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Re: css21 list-style-type dropped types

From: Jukka K. Korpela <jkorpela@cs.tut.fi>
Date: Sat, 8 Nov 2003 23:33:28 +0200 (EET)
To: Tex Texin <tex@i18nguy.com>
Cc: W3C Style <www-style@w3.org>, W3c I18n Group <w3c-i18n-ig@w3.org>
Message-ID: <Pine.GSO.4.58.0311082320070.524@korppi.cs.tut.fi>

On Sat, 8 Nov 2003, Tex Texin wrote:

> The section on list-style-type no longer references several international
> styles.
- -
> They have been implemented by some browsers.

A few, but CSS 2.1 apparently tries to cover CSS du jour as implemented by
most browsers as counted by frequency of use, and a little more. This is a
somewhat debatable move, but it has good practical reasons. In any case,
deviating from the basic idea in some details tends to lead to confusion
and could make CSS 2.1 lose its point and identity.

> Were these intentionally dropped?

Most probably.

> [3] http://www.w3.org/TR/CSS21/changes.html#q51

But it probably wasn't intentional to omit this from the list of changes.

You might have some arguments in favor of restoring lower-greek, which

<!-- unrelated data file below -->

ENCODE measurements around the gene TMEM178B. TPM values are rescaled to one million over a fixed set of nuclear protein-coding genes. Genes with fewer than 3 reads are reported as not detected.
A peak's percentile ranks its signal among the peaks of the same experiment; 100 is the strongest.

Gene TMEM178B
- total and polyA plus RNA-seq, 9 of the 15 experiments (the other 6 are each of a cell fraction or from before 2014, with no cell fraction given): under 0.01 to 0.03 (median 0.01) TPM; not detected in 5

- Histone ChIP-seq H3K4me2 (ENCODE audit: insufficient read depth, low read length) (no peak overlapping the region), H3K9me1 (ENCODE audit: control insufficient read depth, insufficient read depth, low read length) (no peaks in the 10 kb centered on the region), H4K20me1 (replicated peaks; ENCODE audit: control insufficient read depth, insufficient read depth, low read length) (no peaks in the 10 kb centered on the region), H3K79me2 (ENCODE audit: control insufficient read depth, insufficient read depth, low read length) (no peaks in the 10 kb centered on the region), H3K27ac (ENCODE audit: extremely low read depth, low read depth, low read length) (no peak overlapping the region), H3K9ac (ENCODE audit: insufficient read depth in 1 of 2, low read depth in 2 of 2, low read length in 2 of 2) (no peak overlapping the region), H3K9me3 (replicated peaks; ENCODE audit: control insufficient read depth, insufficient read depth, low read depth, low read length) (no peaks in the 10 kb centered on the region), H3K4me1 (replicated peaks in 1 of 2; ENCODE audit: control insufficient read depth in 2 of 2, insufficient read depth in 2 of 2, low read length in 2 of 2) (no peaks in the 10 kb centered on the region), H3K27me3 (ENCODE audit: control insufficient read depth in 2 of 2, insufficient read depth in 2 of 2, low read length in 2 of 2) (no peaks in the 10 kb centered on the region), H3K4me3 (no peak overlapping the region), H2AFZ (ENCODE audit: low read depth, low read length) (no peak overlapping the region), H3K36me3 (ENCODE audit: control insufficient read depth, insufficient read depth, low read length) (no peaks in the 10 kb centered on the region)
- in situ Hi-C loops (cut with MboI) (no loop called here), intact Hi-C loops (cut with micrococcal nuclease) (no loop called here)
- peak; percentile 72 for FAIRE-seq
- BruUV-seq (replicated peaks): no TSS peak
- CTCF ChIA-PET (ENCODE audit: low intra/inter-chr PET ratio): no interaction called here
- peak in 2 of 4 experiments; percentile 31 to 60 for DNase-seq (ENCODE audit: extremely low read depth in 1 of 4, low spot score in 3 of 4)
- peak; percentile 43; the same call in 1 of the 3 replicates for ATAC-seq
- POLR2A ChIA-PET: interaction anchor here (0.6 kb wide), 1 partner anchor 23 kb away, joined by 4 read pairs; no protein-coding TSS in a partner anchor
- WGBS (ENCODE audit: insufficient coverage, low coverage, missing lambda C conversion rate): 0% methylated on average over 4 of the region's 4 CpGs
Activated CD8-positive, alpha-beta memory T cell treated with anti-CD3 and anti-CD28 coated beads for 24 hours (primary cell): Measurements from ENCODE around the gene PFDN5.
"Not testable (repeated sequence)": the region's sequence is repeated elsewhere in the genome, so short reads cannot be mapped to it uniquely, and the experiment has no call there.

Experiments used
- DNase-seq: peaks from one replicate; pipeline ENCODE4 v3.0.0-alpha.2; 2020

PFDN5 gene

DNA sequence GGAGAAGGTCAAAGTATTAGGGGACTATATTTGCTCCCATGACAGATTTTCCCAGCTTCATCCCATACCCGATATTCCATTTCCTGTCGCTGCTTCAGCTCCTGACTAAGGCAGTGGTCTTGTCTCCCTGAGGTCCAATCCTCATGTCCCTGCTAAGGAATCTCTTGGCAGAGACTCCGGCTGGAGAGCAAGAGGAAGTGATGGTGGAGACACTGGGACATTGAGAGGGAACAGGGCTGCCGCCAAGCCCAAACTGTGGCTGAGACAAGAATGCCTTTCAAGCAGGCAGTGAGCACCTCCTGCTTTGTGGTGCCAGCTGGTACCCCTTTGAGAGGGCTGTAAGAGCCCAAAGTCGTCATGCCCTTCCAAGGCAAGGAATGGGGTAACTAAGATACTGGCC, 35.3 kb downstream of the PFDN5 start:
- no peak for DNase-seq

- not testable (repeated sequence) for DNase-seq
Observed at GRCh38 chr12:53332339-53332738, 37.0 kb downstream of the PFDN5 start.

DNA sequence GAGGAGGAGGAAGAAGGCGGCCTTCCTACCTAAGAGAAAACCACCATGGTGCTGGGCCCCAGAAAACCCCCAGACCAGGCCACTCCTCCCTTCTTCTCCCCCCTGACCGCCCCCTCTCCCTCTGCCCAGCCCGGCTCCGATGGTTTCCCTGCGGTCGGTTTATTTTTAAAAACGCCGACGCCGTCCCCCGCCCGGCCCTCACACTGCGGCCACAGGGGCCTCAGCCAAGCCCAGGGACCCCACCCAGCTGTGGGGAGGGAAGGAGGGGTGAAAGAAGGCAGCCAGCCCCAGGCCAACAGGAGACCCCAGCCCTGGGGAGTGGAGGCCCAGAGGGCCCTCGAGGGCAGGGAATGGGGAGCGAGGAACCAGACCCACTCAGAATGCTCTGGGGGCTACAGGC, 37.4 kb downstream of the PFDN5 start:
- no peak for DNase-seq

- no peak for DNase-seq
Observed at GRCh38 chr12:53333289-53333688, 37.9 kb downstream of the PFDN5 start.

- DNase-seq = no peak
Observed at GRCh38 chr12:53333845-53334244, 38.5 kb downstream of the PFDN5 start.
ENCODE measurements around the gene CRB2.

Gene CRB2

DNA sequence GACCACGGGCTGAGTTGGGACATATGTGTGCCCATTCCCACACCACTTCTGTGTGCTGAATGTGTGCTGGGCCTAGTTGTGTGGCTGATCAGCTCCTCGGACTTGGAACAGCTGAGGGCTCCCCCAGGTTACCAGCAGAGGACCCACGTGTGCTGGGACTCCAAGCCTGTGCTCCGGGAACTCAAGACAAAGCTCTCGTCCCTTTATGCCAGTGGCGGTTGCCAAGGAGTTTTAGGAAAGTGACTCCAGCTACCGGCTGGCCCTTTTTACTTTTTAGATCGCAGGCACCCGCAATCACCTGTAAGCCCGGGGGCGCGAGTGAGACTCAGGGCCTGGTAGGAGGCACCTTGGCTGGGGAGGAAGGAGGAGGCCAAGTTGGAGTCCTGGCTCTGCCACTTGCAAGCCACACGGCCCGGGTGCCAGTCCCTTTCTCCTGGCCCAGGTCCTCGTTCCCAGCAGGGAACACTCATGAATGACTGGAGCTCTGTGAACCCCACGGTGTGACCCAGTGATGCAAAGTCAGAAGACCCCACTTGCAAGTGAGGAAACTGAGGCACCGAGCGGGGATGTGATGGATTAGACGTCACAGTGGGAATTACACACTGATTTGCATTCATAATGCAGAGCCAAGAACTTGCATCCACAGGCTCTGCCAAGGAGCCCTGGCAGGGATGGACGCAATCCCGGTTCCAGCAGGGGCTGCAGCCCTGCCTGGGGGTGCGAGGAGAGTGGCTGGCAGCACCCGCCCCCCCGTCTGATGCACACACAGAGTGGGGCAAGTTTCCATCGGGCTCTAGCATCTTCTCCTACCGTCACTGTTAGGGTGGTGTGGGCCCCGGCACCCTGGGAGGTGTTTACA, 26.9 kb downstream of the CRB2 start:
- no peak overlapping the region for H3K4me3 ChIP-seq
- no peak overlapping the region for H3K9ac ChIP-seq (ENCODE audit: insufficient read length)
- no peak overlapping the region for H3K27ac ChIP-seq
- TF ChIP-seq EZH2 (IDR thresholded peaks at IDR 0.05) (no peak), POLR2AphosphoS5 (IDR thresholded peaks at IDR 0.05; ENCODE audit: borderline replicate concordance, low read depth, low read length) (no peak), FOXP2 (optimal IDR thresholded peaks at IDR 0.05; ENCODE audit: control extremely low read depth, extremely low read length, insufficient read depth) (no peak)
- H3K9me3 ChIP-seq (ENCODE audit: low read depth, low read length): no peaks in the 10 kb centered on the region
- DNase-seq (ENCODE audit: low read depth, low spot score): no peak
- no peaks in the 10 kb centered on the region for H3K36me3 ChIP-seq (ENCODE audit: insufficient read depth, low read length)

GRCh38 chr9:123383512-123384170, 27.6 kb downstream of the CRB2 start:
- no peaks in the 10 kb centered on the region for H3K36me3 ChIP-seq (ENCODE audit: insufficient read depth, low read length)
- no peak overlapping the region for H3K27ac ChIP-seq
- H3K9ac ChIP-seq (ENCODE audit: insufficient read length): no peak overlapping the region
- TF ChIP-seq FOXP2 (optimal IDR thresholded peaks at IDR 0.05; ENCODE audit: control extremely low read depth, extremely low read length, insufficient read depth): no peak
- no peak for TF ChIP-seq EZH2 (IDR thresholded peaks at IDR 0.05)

is supported e.g. by Mozilla at least from version 1.2 onwards.

Luckily they have restored lower-alpha and upper-alpha, which were dropped
in an earlier CSS 2.1 draft. It would have been a bad idea to omit them,
since they, and not the synonyms lower-latin and upper-latin, are
supported by IE. However on the same grounds it would make sense to drop
the latter. It's worse than futile to give authors two alternatives when
we know that one of them is supported by the browser that is by far most
popular today and in the near future and the other is not, and there are
probably no examples of the opposite problem. It is true that -latin is
more _logical_ than -alpha for referring to the Latin alphabet, but such a
matter of principle should be ignored here. After all, the names of CSS
properties and values don't really constitute a coherent, logical set

Jukka "Yucca" Korpela, http://www.cs.tut.fi/~jkorpela/
Received on Saturday, 8 November 2003 16:39:23 UTC

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